Causes Of And Treatments For A Persistent Dry Cough
A persistent dry cough can be due to any number of reasons. Unlike a productive cough, where sputum is coughed up, clearing out the lungs or bronchial passages in the process, a dry cough is normally a sign that something is irritating the throat. If the cough is persistent, it's an indication that whatever is irritating the throat isn't going away, which may not be a good sign. The dry cough can be due to smoking, air pollution, an allergy, or something beyond one's control, but if the cough persists, throat irritation is persisting as well, and it would be best to find the cause and attempt to do something about it before something more serious has a chance to set in.
Normal When Following A Cold Or The Flu
We usually don't need to be overly concerned with a persistent dry cough if it follows a viral infection, such as a cold or the flu. A dry cough in such cases is normal. The virus has come and gone, but it has caused inflammation or irritation in the throat, which may last for awhile, hence the occasional dry cough. A dry cough following a bad cold is most often experienced at night, or when we are lying down for a period of time. When we are up and about we tend to cough less, if at all.
A Symptom Of Asthma
Those who suffer from asthma, even a mild form of the disorder, may experience bouts of frequent or persistent dry coughing. The cough itself is usually harmless, and is simply a symptom of the disorder. The dry cough is usually accompanied by other symptoms of asthma as well, wheezing for example. Whatever effectively treats the asthmatic condition will usually also take care of the cough.
Dry Cough In Children
If a child is experiencing persistent dry coughing, it may be advisable to seek the advice of a pediatrician. Unless the cough is resulting from a known disorder, such as an asthmatic condition, it could be the result of a foreign object being trapped in the airways or the lungs. A persistent dry cough is quite rare among children, especially very young children, so swallowing or inhaling a foreign object could well be the reason for the coughing.
There are two ways to treat a dry cough that insists on hanging around. Either the cough itself is treated, or to put it another way, the symptom is treated, or the underlying cause is treated. If we don't know the cause of the cough, or know the cause but can do little about it (pollen in the air, or second hand smoke in the home or workplace, for example), we treat the cough itself. Treatment can vary, but usually consists of taking over-the-counter cough suppressants, or relying on time-tested home remedies that are known to sooth the throat and take away the tickling or irritation, if only for awhile.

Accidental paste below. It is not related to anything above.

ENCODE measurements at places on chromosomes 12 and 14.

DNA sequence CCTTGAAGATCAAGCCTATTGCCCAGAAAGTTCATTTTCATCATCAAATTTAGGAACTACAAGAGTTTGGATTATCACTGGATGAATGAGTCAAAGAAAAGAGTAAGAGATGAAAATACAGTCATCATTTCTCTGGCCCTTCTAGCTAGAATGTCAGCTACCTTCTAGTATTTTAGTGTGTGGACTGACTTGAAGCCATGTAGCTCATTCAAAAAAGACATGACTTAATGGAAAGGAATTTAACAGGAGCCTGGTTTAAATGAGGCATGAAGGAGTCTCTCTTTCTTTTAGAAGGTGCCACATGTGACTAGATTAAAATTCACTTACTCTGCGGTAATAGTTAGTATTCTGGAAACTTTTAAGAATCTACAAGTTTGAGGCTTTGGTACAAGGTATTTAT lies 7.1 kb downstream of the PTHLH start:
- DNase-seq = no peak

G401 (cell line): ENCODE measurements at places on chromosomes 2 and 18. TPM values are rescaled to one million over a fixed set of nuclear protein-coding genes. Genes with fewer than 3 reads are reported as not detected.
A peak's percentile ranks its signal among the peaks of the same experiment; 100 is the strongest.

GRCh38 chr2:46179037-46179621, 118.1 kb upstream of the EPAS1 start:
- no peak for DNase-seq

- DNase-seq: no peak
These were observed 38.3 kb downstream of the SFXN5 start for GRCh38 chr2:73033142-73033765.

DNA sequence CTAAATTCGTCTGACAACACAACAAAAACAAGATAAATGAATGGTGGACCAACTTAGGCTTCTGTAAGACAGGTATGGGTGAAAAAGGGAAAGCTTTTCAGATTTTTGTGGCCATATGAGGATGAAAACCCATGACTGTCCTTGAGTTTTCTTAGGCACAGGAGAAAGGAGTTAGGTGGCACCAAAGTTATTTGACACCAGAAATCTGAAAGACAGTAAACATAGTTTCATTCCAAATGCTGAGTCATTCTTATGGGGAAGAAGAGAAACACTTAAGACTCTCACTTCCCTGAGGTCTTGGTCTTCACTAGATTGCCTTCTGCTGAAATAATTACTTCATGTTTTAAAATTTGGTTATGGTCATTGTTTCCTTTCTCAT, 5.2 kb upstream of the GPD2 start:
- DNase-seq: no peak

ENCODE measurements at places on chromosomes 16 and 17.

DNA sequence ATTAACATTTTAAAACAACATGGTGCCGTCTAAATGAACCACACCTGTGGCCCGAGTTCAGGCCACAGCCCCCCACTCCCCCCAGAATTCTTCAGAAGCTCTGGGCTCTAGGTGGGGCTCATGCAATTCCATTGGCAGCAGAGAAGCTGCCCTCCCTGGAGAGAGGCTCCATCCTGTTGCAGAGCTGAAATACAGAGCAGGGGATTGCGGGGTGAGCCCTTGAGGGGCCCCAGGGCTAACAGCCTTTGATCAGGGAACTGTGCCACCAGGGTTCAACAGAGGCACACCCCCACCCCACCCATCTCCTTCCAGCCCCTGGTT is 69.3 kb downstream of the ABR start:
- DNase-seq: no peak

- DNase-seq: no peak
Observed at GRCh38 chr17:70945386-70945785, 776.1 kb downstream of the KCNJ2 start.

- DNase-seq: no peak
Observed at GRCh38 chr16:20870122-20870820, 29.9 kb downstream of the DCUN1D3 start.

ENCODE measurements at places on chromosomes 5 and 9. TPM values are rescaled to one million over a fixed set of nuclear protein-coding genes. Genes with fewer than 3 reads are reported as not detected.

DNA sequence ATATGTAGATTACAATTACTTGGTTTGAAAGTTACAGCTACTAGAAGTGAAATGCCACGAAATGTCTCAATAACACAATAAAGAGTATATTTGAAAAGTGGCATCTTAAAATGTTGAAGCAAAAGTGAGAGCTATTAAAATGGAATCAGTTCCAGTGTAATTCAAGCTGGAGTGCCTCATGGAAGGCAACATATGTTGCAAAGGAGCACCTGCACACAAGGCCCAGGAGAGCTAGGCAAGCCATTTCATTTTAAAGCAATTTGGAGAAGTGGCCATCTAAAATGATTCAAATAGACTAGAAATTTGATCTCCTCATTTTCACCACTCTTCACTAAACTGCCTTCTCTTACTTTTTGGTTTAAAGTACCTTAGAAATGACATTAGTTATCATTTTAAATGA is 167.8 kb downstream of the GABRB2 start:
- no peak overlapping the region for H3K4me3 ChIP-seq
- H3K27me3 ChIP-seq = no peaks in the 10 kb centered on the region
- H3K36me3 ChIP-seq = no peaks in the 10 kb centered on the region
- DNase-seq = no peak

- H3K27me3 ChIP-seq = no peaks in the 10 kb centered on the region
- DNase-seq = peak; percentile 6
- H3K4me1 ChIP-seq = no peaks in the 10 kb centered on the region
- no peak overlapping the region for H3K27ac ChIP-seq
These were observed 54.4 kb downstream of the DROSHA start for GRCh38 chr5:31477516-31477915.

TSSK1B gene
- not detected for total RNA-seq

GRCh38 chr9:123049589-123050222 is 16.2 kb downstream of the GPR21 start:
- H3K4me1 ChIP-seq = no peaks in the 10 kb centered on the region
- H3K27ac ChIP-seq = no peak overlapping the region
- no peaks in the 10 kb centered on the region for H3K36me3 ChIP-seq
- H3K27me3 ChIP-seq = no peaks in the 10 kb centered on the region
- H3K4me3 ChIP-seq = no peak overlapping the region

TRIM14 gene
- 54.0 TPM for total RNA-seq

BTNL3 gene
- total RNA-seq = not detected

A Symptom Of Something Serious
A persistent dry cough can sometimes be a symptom of a serious disease. When this is the case, the cough will normally be accompanied by other symptoms as well. Smoking is among the most common causes of a dry cough, and while smoking itself is not a disease, it can lead to a serious disease, such as COPD or lung cancer. Pleurisy, which is an inflammation of the lining of the lungs, can cause a dry cough to develop, but the cough is usually accompanied by a sharp pain in the chest at the time of the cough. A dry cough can also be one of the symptoms of congestive heart failure. A tumor in the larynx, while not terribly common, will often trigger spells of dry coughing, as can an aortic aneurysm, which is extremely serious and usually requires emergency treatment. If a dry cough persists, it's good to have it looked into. If the cough is accompanied by other symptoms, it's most likely imperative that it be looked into.
Diseases and disorders are not the only causes of persistent coughing. Some medications can cause coughing as well, among them certain medications routinely taken to control high blood pressure.
There is a wide variety of home remedies to choose from when dealing with a dry cough. One of the simplest remedies of all is warm water. Drinking an occasional glass of warm water will often work wonders when it comes to soothing the throat, especially since the warm water tends to reduce any swelling that might be accompanying the cough. The warm water also lubricates the throat to some degree. If warm water sounds too boring, spice it up with a little lemon juice and honey. Drink the mixture before breakfast, and again when it's time for bed. Drinking a third glass during the day won't hurt either. Sea salt is something else you can mix in with the water. While we normally don't drink salt water, a mild saline solution is quite soothing, and does not taste bad. If a honey and water combination or a saline solution doesn't appeal to you, try honey and milk. Honey and milk is a very effective cough suppressant. Drink it at bedtime.